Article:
I saw her falling. I watched, helplessly as she tumbled down toward the river. MY breath caught as I saw her leg strike a tree trunk and I heard a terrible cracking sound as it hit

Then she was lying at the bottom of the hill, unconscious and bloody. My heart hurt for her. I could barely wrap my mind around the pain she must be in with her leg broken in such a way. For all intents and purposes, she looked very much dead. I could almost believe she was. As I felt myself losing hold on the dream, it occurred to me; If I didn’t tell the cops where to find her soon, she would be.


I woke up feeling extreme panic. My heart was pounding and I felt absolutely sick. That dream. Poor Hailey was in bad shape; and with my dream, I knew just what had happened. What was more, I knew where she was. I once had a friend who once lived out by that creek. I was familiar with the sometimes steep incline.

Unfortunately, knowing where she was didn’t solve my dilemma. Now I had to figure out how to talk to someone at the Austin Police station about where she was and how to find her. That was a sobering thought. How do I do that? Or actually, the right question was; how do I tell the cops how to find her without giving away my secret?

Sitting up, I threw back the covers and walked soundlessly to my closet. This had to be one of the craziest ideas I had ever had, but it was the only thing I could think to do. After getting dressed, I pulled my hair into a ponytail and left my room quietly.

Grabbing Mom’s keys off the counter I wrote her a quick note explaining I knew where the girl was and that she was still alive. If she woke up, I had my cell phone. She could call and grumble at me. But I silently hoped she’d sleep through and I’d be back in my bed as soon as humanly possible. I still had school tomorrow, after all.

When I got behind the wheel of my mothers wonderful car, I sat there for a minute just contemplating what I was going to do. When I called the cops, exactly what was I going to say? How was I going to play this off as something oh-so-NOT- mystical.

With a quick shake of my head, I started the car. I just needed to shut up and do this. When it came down to it, I knew Hailey’s mother would care less how I found her and more that she was safe. At least I hoped she was.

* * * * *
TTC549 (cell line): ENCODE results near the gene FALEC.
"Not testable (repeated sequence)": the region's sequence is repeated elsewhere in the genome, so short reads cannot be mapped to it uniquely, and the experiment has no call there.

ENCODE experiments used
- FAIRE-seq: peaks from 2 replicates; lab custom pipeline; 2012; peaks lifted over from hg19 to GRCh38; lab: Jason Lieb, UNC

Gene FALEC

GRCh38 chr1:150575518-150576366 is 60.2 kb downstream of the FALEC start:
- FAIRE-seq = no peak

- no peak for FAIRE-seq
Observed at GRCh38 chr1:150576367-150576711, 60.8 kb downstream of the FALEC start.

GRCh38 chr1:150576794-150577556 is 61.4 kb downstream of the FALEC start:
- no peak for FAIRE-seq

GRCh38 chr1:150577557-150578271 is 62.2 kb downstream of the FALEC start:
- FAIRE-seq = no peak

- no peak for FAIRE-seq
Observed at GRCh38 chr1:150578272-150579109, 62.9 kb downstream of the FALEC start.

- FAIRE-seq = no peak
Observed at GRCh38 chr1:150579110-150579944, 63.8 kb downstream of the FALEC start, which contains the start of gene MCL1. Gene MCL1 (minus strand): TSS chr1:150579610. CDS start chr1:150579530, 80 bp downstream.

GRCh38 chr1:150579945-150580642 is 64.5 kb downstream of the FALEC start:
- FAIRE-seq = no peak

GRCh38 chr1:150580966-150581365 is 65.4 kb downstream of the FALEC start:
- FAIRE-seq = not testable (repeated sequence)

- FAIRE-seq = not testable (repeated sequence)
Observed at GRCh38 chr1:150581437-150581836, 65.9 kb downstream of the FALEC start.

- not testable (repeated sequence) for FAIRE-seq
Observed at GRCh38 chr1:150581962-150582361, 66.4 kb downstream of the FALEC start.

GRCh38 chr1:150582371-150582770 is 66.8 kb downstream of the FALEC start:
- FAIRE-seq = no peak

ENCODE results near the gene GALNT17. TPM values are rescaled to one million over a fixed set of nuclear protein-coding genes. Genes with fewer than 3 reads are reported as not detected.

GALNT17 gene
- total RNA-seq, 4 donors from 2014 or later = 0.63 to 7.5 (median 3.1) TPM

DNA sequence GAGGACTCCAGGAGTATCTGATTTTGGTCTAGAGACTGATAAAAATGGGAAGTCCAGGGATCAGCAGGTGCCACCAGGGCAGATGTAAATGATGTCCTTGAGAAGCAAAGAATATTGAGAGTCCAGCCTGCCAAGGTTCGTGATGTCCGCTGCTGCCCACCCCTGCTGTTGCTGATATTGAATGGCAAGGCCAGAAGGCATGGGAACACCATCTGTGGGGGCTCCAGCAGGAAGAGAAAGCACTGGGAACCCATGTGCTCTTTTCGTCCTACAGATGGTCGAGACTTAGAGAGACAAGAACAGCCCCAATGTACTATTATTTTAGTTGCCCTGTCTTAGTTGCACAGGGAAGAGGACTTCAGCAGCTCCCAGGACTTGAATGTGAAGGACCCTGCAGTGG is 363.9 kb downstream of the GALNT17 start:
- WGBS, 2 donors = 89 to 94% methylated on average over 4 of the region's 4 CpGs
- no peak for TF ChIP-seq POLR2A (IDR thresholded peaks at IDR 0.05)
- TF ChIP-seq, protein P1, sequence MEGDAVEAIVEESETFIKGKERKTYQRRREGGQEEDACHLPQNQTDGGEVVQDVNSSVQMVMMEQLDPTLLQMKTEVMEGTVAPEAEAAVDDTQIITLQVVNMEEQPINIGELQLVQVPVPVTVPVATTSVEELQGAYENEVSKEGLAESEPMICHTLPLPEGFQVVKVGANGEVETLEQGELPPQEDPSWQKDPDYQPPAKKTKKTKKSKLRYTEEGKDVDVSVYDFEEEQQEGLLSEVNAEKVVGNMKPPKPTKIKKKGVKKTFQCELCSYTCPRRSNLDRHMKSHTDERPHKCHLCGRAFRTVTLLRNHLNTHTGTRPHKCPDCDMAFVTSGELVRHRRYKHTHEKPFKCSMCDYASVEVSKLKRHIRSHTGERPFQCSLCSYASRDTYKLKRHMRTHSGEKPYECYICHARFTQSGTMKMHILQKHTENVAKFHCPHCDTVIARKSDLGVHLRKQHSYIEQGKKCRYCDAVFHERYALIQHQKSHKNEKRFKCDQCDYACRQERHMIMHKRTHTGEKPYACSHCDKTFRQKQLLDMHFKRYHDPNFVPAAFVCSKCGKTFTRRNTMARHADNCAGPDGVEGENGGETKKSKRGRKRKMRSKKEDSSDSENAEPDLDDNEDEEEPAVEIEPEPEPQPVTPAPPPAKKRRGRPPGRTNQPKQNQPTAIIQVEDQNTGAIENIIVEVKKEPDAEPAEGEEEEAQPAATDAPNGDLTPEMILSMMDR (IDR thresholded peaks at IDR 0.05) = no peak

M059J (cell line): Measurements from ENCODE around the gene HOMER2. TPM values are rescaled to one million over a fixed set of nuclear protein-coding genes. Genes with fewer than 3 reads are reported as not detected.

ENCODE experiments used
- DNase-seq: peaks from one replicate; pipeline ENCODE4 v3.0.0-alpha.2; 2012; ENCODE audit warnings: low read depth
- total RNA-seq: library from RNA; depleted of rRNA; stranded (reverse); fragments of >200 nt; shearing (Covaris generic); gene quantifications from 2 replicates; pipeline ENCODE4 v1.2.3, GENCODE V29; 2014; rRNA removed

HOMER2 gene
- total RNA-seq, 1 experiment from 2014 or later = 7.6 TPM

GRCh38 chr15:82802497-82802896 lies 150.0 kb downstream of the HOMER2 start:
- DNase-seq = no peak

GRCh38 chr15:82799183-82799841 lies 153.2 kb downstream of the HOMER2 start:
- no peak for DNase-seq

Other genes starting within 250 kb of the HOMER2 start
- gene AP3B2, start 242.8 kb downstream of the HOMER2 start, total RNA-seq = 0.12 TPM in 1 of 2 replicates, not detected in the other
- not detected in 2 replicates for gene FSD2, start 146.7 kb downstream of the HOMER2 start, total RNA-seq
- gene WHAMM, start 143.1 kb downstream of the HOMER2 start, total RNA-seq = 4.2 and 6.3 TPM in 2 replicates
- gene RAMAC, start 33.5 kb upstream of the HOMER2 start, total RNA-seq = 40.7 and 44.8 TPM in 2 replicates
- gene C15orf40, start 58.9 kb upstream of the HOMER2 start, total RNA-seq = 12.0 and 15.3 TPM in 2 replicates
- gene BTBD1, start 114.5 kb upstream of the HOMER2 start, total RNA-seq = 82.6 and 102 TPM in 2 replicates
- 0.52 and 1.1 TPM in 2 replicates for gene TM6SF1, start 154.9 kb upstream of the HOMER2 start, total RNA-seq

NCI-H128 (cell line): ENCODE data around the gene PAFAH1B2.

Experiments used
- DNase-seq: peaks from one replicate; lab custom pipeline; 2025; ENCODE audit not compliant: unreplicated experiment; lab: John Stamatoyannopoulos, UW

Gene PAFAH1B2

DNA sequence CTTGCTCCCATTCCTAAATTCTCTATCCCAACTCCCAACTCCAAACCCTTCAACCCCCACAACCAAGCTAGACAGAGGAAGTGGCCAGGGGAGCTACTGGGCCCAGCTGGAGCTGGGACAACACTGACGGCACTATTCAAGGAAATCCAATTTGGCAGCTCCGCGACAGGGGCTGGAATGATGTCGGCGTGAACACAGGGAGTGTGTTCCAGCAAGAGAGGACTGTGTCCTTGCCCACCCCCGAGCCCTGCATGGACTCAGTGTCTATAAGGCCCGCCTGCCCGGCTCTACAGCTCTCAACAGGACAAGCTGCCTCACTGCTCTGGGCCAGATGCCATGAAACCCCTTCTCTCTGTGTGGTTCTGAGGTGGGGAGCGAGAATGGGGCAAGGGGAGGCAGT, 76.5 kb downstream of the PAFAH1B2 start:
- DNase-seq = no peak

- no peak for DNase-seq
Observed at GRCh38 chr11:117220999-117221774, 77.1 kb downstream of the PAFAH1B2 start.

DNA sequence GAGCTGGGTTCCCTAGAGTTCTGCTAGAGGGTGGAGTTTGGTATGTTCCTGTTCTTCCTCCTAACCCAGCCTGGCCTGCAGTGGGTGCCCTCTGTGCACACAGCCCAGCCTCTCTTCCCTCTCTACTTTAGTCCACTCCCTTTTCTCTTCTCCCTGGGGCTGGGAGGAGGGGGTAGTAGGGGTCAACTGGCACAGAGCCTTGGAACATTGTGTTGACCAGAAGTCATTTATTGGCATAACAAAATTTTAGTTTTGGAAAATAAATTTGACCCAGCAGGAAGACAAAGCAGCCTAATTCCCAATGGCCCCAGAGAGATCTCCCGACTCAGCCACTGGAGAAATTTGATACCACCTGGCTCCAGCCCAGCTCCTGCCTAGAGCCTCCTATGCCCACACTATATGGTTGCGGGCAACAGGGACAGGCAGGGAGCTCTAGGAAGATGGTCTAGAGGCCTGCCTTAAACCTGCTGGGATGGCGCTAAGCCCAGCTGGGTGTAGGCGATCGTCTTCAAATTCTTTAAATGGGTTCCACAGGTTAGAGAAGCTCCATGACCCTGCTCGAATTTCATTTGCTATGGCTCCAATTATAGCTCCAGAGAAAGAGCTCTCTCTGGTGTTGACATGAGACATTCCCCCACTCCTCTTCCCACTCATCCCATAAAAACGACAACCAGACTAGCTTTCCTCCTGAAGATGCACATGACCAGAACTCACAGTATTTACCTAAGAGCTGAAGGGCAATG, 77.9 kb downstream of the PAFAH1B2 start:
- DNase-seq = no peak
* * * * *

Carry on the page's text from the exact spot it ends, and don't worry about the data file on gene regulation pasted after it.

I drove from Buda to Austin in silence. I didn’t want or need any distractions. My mother may have been an understanding woman, but if I had done any damage to her car in my late night escapade, I might be in danger of becoming a ghost myself.

Although it was night, the traffic on I-35 was busy and I had to let my attention stay on the traffic around me. When I finally reached the exit onto William Cannon, I was relieved to be getting off the busy interstate. Of course, that relief was foreshadowed by my feelings of impending doom I was dealing with.

It didn’t get any better. Actually, as every mile took me closer to the turn-off leading to the creek my already raw nerves had my entire body shaking worse than I would have if I had been stuck in the middle of a blizzard.

William Cannon was a fairly busy road too. I was pretty sure the first turn I needed to take to get me close to where Hailey had fallen was Onion Creek Drive. As I turned down that street, I took the drive that would lead me closer to the creek.

There was a dirt road; it went in closer to the creek. I was certain, that was the road Hailey had been on, so I took it. My friend had used that same road on her way to and from school all the time. She always told me it wasn’t necessarily the safest place to be, but it beat taking the long way around. If you were walking to school, it saved you a good twenty minutes when it came to getting to classes in time.

I clicked my tongue when I thought of Tara, wishing I had done a better job keeping in touch with her. We had met in church when we had moved out here. We had become pretty good friends. I had gotten familiar with the area because I used to spend almost every other weekend with her for a few years. Honestly, that was a while back now. I hadn’t seen her in so long, I found myself wondering how she was now. Her parents had taken her and moved to Seattle about a year ago and I had lost touch with her.